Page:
Standard Digital Entertainment

Drug money running showbiz?

By Elly Gitau | Saturday, Apr 15th 2017 at 09:18

Due to their celebrity status in society, artistes have for many years been identified as influencers. Not to be left behind, drug barons also capitalise on this influence to sell their illegal wares at concerts or elsewhere where artistes are able to pull huge crowds. For instance, mid last year, a mega concert in Nairobi was temporarily disrupted as police officers moved in to arrest fans who were smoking bhang. Among those arrested was an upcoming singer and a dancer.

 During a recently held concert headlined by foreign artistes, this writer witnessed drug peddlers peddling their merchandise to fans. Apart from bhang (probably the most accessed drug in the country), the writer had a first-hand experience of some white 'powder' (suspected to be some kind of a hard drug like cocaine or heroin) being peddled in small nylon sachets, albeit in discreet manner.

This trade continues to thrive, thanks to a few drug barons using some of the local artistes. Some have even devised new mechanisms of propagating their illegal trade. Among the new entrants into the business, apart from musicians, are socialites and showbiz promoters.

Socialites

Our investigations of months have exposed a damning ring of showbiz players in Kenya who, closely with local and international drug barons, have formed sophisticated syndicates to traffic hard drugs across nations. Kenya, as always has been, has been more than ever identified as 'friendly' entry route and market for the drugs.

Apart from corrupt officers from the Kenyan police service, airports authority, seaports authority, politicians and transport agencies, socialites and music promoters are now deep into the trade!

Our investigations led us to a popular five-star hotel in the city, where drug barons and traffickers, as well as gold-scammers, meet on regular basis to strategise or analyse the situation of their trade. These meetings are either disguised as birthday or music video launch parties.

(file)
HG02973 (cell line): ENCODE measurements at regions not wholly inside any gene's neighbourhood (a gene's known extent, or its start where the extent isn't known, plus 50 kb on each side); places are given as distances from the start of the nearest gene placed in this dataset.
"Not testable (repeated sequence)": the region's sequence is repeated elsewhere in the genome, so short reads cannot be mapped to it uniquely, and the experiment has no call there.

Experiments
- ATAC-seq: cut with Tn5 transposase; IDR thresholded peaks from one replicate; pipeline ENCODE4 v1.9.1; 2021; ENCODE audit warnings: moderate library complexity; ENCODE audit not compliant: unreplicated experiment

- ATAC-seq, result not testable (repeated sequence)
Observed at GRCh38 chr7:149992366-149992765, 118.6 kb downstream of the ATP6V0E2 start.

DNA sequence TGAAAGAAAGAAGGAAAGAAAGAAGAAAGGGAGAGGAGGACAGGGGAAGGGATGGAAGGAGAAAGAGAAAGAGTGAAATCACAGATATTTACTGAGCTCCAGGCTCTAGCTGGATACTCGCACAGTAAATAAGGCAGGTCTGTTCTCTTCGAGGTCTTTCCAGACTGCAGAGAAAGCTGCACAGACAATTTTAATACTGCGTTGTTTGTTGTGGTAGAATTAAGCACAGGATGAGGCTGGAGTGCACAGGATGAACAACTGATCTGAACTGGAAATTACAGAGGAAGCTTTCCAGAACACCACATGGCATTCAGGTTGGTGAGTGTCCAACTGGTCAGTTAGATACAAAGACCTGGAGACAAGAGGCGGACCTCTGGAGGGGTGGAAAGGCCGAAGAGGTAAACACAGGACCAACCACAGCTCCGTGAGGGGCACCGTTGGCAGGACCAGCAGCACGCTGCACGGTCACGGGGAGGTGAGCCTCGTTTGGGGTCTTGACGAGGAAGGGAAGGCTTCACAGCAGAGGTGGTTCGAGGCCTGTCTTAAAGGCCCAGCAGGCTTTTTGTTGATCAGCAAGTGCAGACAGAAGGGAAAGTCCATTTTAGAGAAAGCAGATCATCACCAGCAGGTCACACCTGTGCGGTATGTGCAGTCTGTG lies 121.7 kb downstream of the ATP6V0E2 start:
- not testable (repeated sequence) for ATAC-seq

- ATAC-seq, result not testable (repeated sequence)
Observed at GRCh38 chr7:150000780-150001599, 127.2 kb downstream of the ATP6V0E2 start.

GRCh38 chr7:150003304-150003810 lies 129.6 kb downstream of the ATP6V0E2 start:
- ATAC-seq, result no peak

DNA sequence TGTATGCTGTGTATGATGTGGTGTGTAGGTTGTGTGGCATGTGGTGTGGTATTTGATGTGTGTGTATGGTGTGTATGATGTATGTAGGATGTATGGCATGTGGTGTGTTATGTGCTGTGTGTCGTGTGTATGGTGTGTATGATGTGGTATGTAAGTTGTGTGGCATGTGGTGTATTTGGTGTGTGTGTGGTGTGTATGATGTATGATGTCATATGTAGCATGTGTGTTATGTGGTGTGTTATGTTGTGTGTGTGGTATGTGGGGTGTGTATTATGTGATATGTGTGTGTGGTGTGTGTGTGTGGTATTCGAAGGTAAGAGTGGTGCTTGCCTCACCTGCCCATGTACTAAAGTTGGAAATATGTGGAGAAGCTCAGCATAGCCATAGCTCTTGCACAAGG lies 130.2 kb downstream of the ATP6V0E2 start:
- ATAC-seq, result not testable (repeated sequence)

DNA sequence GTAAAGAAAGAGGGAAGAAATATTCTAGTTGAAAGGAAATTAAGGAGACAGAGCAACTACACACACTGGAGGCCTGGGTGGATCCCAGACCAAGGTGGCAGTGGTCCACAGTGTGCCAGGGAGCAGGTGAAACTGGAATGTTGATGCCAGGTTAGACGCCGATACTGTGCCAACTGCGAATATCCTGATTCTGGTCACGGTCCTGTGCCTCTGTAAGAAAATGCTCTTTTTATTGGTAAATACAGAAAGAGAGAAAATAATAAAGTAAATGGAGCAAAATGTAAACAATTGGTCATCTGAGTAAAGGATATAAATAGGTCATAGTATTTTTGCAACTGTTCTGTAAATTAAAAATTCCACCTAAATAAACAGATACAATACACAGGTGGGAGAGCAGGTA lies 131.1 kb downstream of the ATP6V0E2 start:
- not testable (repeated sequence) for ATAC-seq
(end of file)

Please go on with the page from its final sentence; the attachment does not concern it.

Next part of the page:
Attendance in to such 'parties' are strictly by invite and always observe strict dress codes. They run late into the night, with lots of expensive food and drinks being on offer for the attending crowd.

In one of the parties the Pulse investigative team attended, a number of so-called "loaded city businessmen" and a prominent politician from the coast region were in attendance. Although we might not be at liberty to mention names, some of the individuals in attendance have severally been adversely mentioned and implicated with drug trafficking in Kenya. Amusing would be an understatement trying to define the level of opulence oozing from the organization of the "birthday party".

At the party were a number of some of the country's most popular socialites. The Pulse investigative team identified not less than four well known socialites toasting and making all manners of merry with the heavily-loaded men.

We have since discovered that some socialites are being used to traffic drugs from Kenya to other parts of the world. They are being paid hefty sums of money running into millions to act as decoys and enable a safe transportation of narcotics from various East African destinations to other parts of the globe. Lately, the United Arab Emirates, especially Dubai, has become one of the favourite markets for hard drugs, and socialites have been aiding in transporting the products to these destinations.